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"Gender Trouble in the Amazonian Kingdom: Turn-of-the-Century Representations of Women in Russia"
Amazons of the Avant-Garde
Published in 1999
19 pages, fully illustrated
This essay examines the way women were represented in late nineteenth–century and early twentieth–century Russia at a time when gender roles began to become ambiguous. Olga Matich relates these observations to the "Amazons," the women of the Russian avant-garde. Matich discusses the works of these talented women artists, but also the works of contemporary men. Analyzing not only paintings, but also caricatures and stage characters, this text provides a comprehensive investigation into the portrayal of Russian women through the male gaze as well as on their own terms.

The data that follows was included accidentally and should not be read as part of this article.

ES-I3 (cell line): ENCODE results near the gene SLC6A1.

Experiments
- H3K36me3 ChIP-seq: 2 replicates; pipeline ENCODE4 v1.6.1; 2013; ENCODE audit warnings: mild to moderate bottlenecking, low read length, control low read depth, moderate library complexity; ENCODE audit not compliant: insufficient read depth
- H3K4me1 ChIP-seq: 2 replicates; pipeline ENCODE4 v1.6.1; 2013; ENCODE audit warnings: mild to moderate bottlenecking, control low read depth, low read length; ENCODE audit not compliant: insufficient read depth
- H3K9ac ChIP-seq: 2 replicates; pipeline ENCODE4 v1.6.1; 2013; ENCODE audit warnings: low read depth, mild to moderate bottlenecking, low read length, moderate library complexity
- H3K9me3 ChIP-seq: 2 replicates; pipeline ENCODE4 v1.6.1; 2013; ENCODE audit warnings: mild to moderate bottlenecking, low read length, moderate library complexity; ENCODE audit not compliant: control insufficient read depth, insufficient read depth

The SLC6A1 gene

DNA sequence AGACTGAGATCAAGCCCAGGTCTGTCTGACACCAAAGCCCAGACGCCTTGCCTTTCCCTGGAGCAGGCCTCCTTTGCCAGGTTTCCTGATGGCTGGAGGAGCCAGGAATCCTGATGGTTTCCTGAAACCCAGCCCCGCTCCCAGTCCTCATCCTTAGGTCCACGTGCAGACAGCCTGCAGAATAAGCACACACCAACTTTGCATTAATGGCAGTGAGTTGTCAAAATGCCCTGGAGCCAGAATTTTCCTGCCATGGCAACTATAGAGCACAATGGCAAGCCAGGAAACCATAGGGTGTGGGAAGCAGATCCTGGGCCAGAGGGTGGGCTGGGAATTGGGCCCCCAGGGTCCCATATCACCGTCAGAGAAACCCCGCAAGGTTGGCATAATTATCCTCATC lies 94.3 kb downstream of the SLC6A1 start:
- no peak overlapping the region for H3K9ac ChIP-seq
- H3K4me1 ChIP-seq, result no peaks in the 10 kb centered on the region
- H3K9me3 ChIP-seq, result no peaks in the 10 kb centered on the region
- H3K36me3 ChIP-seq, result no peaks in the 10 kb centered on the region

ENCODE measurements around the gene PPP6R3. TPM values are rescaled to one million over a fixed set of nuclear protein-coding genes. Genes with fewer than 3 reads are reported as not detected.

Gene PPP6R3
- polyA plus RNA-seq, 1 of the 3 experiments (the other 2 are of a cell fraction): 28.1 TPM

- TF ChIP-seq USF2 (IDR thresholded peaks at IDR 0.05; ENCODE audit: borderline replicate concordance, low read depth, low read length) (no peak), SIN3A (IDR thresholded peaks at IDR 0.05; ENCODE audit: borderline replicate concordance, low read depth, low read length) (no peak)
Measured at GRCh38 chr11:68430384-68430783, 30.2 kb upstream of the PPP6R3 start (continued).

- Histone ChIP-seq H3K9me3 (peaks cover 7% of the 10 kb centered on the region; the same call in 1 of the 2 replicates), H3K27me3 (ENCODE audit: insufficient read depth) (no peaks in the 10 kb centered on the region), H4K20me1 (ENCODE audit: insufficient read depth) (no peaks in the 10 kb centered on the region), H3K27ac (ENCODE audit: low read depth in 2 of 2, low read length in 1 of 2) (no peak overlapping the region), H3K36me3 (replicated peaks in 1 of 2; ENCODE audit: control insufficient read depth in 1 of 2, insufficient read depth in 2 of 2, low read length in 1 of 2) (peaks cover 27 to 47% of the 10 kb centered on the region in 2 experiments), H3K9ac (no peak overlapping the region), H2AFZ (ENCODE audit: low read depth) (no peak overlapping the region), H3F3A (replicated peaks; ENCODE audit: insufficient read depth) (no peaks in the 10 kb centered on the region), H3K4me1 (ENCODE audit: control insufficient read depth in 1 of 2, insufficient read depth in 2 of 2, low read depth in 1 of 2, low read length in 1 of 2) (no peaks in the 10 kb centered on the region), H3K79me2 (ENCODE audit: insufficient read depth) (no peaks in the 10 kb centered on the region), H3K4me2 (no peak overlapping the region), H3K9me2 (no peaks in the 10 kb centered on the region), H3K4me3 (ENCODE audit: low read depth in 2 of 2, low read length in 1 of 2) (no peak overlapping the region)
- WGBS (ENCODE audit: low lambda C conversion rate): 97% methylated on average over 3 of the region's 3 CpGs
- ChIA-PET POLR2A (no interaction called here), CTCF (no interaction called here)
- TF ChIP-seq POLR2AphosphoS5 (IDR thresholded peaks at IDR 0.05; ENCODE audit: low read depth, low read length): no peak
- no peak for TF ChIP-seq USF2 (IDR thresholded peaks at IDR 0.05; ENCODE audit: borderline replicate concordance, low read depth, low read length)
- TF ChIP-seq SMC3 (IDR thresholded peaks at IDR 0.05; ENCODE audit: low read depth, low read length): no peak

The six avant-garde artists featured in this exhibition also treated the human figure in terms that blurred gender boundaries. But unlike their older sisters, they tended not to invest themselves personally in a gender-bending subjectivity; accordingly, references here will be almost exclusively to their artistic output, not to their public personas and personal lives. The connotations of gender ambiguity were quite different for the women of the avant-garde. Their goal was the representation of the new "man" (chelovek in Russian, a noun referring to both men and women), who was an androgyne of sorts. Instead of referring to gender trouble, the avant-garde androgyne was frequently modeled on the African mask, which had also inspired the representation of the human face in the European avant-garde. This unisex figure was stylized, not pathologized or sexualized, a condition that may well be associated with Natalia Goncharova's Neo-Primitivist works.